… As you see by this I have come back here [Michael’s address] to live, as I find I cannot live with strangers …. I teach Jack the violin, he has talent, but nothing is settled about Joan and Michael, in July she will either come back, or go away for good.
More than a year after the death of Zelig Zacharewitsch, on 2nd November 1921, Michael wrote a letter to Sonya:
… I have made a mess of my life and I am not as happy as you think - money is not everything and even money is in a very bad state ….. Jack is well - he is soon going to a boarding school. I shall soon become a British Subject and shall travel all over the world …. Joan is away in Australia, she writes sometimes …
In 1923, when Michael applied for British naturalization, he was investigated by Police Special Branch (perhaps due to prevailing anxieties about Bolshevik spies?):
The document states: “Memorialist informed me that he was born on the 26th August 1876 (not 1879 as stated in his memorial) at Ostrog, Volinya, Russia, of Russian parents - his father being Zelik Sisserman and his mother Jente Sisserman, nee Drucker….. Memorialist was educated at Ostrog, and at the age of twelve he was taken to Kieff and later to Odessa, at which towns he studied educational and musical subjects. Eventually he went to Prague, Austria, where he gained the Diploma for Music and Musical Science.” The document also records that in 1897 Michael had been called up for Military Service but was exempted as the eldest son. In 1903 he “came to England, and has been here ever since” except for several short visits to France.
Once he was a nationalized British subject Zacharewitsch was able to travel the world, and in 1924 made a tour of Australia. A ship’s manifest of 1924 shows the arrival of Michael Zacharewitsch in Honolulu, travelling from Australia en route to New York. Another manifest of 1925 shows Michael, his wife Joan Saxby and son Joseph arriving in New York from Liverpool. (Joseph Saxby’s obituary refers to the fact that “at the age of 15 he toured America as his father’s accompanist”.) When Michael returned from New York in 1926 his address was 7 Castellain Mansions, Maida Vale, and in the London phonebooks from 1927-1930 his address was nearby at 140a Elgin Avenue. From 1931-1939 his address was 3 Garrick Ave, Golders Green, NW11.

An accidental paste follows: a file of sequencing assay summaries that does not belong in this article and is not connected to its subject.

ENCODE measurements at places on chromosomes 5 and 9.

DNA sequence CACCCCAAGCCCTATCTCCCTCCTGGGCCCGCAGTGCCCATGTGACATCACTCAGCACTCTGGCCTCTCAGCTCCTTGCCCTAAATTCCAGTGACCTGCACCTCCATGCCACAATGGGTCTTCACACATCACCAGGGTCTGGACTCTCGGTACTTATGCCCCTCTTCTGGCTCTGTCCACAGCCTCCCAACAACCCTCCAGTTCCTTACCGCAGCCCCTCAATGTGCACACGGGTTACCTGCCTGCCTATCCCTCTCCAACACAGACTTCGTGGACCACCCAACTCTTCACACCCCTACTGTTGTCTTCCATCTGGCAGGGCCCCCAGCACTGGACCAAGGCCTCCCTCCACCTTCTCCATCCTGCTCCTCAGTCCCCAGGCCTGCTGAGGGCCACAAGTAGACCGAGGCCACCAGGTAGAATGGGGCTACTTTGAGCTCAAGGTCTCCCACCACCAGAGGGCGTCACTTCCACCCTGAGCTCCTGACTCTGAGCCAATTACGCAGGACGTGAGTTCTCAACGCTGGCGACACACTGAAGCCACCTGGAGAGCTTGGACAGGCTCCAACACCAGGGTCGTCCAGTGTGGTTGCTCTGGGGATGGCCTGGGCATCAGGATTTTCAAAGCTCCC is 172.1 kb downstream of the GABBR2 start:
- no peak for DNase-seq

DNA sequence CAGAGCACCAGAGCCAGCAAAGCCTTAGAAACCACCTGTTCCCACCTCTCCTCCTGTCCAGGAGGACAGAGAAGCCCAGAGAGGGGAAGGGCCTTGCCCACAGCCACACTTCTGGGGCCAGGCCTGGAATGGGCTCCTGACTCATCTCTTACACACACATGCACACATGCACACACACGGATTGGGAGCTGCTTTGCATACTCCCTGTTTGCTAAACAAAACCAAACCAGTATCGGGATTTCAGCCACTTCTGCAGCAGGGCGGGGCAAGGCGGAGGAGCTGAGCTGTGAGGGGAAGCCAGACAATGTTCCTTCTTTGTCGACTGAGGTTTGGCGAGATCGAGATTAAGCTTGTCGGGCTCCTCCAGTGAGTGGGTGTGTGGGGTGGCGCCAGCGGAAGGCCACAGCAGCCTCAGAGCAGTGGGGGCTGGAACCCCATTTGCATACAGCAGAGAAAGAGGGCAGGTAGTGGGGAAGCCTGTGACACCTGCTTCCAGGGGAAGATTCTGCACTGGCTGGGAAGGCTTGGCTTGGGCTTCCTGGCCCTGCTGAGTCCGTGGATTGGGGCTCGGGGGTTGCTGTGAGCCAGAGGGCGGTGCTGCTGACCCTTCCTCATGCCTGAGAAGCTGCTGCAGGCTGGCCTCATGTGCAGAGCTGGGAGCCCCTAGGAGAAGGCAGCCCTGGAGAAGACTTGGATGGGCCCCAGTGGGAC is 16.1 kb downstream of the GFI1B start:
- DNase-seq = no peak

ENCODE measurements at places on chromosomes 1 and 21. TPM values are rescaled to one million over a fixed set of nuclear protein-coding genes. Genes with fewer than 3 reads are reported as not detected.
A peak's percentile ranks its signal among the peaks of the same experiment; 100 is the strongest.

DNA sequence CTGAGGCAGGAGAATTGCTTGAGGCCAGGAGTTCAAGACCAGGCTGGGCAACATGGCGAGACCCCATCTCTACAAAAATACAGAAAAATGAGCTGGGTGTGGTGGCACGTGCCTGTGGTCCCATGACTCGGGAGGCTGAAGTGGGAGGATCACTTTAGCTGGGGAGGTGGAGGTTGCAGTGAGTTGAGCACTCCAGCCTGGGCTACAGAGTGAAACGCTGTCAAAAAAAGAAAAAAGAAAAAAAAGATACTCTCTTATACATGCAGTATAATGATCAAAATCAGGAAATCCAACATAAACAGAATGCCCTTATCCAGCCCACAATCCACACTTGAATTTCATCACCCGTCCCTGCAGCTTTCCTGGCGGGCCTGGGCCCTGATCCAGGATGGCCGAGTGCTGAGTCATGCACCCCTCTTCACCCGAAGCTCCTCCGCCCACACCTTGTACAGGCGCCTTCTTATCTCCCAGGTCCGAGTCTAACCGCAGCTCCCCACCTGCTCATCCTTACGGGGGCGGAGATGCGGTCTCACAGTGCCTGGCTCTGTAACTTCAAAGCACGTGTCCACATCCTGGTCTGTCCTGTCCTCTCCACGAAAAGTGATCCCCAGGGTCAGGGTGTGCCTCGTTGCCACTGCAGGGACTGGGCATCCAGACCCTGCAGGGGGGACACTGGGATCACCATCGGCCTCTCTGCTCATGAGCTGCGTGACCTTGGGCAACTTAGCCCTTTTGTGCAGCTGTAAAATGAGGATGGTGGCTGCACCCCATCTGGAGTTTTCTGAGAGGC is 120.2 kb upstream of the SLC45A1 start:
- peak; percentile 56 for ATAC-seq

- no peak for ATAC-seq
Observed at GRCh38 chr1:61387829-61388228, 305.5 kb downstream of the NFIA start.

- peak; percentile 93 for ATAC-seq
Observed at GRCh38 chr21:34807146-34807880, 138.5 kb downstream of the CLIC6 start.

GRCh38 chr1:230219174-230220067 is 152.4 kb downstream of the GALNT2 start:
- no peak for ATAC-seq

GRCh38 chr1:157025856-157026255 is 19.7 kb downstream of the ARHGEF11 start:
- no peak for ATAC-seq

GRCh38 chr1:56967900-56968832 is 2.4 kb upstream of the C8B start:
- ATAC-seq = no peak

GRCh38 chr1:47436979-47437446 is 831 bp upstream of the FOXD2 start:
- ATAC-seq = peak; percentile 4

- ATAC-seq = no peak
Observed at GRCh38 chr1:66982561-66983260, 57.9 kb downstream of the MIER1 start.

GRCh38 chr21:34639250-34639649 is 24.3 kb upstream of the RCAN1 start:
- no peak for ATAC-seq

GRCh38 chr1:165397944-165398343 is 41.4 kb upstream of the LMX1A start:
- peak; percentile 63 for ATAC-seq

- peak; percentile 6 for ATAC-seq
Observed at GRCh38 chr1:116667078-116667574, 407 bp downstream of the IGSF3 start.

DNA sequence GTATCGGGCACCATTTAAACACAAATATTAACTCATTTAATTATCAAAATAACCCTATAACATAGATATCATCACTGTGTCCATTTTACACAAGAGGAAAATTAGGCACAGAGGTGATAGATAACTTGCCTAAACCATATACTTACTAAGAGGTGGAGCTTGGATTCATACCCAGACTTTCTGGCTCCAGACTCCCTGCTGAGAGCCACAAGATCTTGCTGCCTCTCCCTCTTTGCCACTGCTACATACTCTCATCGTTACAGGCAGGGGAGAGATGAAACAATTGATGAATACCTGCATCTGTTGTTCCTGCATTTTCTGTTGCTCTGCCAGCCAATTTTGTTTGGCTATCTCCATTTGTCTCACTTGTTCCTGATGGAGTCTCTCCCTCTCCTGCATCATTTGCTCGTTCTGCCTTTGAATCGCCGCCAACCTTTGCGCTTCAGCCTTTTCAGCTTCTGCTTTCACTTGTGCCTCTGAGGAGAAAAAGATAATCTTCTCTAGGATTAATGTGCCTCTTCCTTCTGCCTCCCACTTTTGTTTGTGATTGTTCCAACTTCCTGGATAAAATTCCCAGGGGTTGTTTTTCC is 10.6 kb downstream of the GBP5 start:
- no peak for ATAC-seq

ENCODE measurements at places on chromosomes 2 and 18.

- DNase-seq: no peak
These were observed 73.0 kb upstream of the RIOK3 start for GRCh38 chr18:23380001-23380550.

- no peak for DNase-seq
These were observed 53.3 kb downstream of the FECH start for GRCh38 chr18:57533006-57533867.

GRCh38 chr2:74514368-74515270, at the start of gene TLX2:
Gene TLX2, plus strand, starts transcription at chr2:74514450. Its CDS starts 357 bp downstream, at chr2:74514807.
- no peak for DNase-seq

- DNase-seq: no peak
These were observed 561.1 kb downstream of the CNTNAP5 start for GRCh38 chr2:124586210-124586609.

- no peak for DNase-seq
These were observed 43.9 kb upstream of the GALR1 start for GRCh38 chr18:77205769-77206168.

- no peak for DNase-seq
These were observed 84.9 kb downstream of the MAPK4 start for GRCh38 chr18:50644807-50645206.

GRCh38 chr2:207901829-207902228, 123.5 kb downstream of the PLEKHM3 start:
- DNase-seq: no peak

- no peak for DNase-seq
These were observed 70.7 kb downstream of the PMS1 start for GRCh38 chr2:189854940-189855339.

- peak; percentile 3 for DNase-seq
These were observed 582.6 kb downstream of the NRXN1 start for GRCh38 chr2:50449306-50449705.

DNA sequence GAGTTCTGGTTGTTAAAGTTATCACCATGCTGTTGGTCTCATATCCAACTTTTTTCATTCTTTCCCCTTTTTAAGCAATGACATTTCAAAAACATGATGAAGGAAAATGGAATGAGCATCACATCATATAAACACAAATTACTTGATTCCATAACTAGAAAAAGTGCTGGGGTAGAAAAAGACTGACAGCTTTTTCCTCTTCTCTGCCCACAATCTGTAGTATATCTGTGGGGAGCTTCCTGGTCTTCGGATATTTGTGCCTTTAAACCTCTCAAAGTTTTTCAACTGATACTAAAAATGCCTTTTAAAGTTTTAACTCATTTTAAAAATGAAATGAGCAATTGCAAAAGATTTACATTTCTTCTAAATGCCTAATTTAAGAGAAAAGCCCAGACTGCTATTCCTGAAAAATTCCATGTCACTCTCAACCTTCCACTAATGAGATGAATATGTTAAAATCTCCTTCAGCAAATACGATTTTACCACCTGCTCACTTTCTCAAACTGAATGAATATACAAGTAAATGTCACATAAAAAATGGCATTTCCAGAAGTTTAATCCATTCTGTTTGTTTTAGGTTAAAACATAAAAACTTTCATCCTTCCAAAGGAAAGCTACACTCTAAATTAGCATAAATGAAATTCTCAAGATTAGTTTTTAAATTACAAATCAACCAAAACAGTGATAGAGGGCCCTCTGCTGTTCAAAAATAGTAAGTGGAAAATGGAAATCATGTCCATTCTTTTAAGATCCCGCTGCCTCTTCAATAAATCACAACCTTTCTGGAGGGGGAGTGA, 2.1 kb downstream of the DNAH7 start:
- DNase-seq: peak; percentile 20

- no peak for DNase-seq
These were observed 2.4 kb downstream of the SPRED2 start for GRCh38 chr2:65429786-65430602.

“In our house in Golders Green. Trio: Brothers David & Michael & pianist Krish” (From Raichka’s collection. Possibly during David’s time in London 1930 - 1933.)
The pianist is Serge Krish. A review of a recording by Joyce Hatto of the TCHAIKOVSKY Piano Concerto No 1 ( CACD 9086-2) says that Hatto “learnt the Tchaikovsky B flat minor with Serge Krish before living it with the violinist Michael Zacharewitsch (who’d known Tchaikovsky personally, and from whom, she says, she ‘learned much about the Russian idea of performance and of Tchaikovsky in particular’). “
The 1935 Who’s Who of Music includes the following information: “Born Ostrow, Russia, educated … under Sevcik and Ysaye. Married Joan Saxby, one son. Zeugnis der Reife Diploma. Publications: Dante (for two violins, cello, piano); The New Art of Violin Playing; various violin solos. Made musical debut at age of 12. Appeared with Scottish Orchestra, Hallé Orchestra…. Has made 3 World Tours. Recreations: Fishing, shooting, reading.”
W. W. Cobbett, in the 4th edn. of Grove Musical Dictionary, 1940, writes that Zacharewitsch in addition to Ševcik “had also the advantage of a few lessons from Ysaÿe. ln l893 he played at Amsterdam under Mengelberg and in 1903 gave his first recital in London, after which he toured the English provinces…..and played with success, displaying considerable breadth of style.”
Electoral registers from 1947 show Michael and Joan living at 118 Greencroft Gardens, South Hampstead - the same street where Raichka and George were living in 1934. They were at the same address when Michael died on 20th December 1953, leaving £1,437 to his widow. An obituary appeared in The Musical Times in February 1954.
Michael Zacharewitsch’s widow Joan died in 1961. Her probate record gives her address as 3 Garrick Avenue, Golders Green. Her death took place on 15 October at the Napsbury Hospital, St Albans, Hertfordshire, which was then a Mental Hospital. Her probate records the sum of £3,299 and the beneficiary was not her son, Joseph Saxby, but “Alice May Horton, spinster”.
Page last updated 29 May 2016.